When they stepped out of the car, however, they were amazed by the devastation that surrounded them. The December 2nd storm wreaked havoc on the entire region. The trail was destroyed. Trees had fallen across the path like matchsticks and several lay with their root balls torn up from the earth. The skies were threatening and the crew debated calling off the climb altogether, but chose instead to ignore the increasing wind and rain.
With all the downed trees blocking the way, the five men had to take turns clearing branches, hoisting themselves onto the fallen logs and then passing the piles of heavy gear to one another before jumping down and repeating the process until they eventually made it to the Cape Meares Sitka Spruce, also known as the Cape Meares Giant.
The massive Sitka Spruce, Picea sitchensis, showed all the hallmarks of coastal life: vigorous growth and numerous breakouts. Its signature feature, a massive ‘arm’ that is attached almost halfway up, had its top half blown out in the same windstorm that took out the Klootchy Creek tree. The resulting structure was remarkably stout, and, because of this, appeared much shorter than its actual height of 144 feet.
The weather was getting worse and winds were whipping up to 40 miles-per-hour. Fat raindrops blew sideways making it hard to see. The crew could work, but as far as climbing a tree of that size, it was unsafe. 60-foot, dead branches were swinging back and forth from high inside the canopy. Deadwood in old trees becomes almost petrified with age since the grain has knitted so tightly. A falling branch would destroy everything in its path.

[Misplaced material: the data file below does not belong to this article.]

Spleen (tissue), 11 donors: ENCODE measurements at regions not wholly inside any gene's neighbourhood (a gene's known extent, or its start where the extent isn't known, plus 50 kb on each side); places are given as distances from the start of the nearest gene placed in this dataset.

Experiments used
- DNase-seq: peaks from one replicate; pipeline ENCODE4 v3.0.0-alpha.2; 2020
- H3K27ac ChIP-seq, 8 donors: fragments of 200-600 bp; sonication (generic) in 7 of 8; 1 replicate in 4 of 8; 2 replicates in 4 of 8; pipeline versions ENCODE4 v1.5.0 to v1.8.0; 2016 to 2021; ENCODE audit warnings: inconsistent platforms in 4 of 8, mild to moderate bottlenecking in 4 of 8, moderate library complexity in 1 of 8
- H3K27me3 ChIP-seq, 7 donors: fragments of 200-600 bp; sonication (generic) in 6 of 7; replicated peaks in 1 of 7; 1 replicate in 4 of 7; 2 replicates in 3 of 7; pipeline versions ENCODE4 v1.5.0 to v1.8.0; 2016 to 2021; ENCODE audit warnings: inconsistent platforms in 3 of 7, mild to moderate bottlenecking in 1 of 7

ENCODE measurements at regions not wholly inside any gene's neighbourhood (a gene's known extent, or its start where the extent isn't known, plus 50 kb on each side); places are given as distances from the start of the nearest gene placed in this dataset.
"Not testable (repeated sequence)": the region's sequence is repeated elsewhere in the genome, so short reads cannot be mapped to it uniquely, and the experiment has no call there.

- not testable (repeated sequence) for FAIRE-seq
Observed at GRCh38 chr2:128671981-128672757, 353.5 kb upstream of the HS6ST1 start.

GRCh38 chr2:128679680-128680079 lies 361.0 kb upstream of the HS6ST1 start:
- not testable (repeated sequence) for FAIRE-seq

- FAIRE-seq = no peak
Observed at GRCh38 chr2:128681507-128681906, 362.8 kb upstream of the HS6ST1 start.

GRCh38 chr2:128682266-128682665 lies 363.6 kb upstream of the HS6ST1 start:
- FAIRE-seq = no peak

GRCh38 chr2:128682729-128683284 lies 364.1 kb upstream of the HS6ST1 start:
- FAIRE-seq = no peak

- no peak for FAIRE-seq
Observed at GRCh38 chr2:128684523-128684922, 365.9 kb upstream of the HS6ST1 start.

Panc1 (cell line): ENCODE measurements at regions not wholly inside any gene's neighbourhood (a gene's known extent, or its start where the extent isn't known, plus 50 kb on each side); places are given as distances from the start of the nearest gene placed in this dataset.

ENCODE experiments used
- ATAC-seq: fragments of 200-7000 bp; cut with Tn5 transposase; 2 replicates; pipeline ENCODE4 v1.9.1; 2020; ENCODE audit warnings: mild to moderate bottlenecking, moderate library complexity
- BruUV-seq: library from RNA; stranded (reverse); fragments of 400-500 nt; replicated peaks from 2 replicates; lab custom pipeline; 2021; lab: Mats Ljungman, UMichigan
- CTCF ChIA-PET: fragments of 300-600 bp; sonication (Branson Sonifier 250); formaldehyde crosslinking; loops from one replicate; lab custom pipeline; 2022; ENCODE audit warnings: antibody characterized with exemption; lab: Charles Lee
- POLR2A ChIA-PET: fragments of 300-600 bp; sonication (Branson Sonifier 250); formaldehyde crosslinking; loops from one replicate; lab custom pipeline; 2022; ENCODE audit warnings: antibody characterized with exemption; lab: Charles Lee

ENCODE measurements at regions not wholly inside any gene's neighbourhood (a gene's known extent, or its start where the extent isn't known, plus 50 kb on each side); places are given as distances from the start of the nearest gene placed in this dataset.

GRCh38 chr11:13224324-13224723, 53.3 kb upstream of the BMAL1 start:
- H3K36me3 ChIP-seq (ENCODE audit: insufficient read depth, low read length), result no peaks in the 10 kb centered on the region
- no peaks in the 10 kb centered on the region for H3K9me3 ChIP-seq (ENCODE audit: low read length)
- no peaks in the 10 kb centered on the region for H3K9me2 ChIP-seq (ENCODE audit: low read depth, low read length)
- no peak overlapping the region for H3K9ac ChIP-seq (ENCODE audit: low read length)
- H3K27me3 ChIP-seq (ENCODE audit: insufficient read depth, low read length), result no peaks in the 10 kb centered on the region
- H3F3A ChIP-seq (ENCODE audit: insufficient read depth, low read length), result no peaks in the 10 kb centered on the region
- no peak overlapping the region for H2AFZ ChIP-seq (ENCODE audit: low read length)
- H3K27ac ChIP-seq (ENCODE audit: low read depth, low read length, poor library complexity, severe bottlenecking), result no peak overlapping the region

It had taken so much work to get to the tree and, they reasoned, if they didn’t climb that tree then, it probably wouldn’t happen. So, French, Koomjian and videographer Waller climbed, the latter with camera in tow. As they approached the top of the tree, each climber had to negotiate his way around the many large, hanging branches that had broken off of the top in the last few years. They could see that there was an extensive rot column in the main trunk compromising the branch collars. This caused the top to shed those branches, taking large strips of trunk wood with them. The center of the trunk was so decayed that French was able to stand up inside the top of the tree to take the height measurement. 144-feet. A new state champion.
As they reached the top of the Cape Meares Giant, the skies suddenly cleared and there was only dripping from the branches, sunshine spreading across the treetops and the vast Pacific Ocean spreading out as far as the eye could see.
French and Koomjian know a champion when they see one. By the time they arrive at a champion tree, they have thoroughly researched the species, have most likely climbed that species a few times already and have a pretty good sense of what to expect. However, nothing completely prepares them for the moment when they first lay their eyes on one.
They usually have to hunt for the tree. In many cases, it has not been documented in forty years, so no one knows for sure if it is alive or dead or where, exactly, it is. It can take hours to find. But when they do, they know it immediately. There is the heart-pounding, deep breath, moment of awe and then wild running around.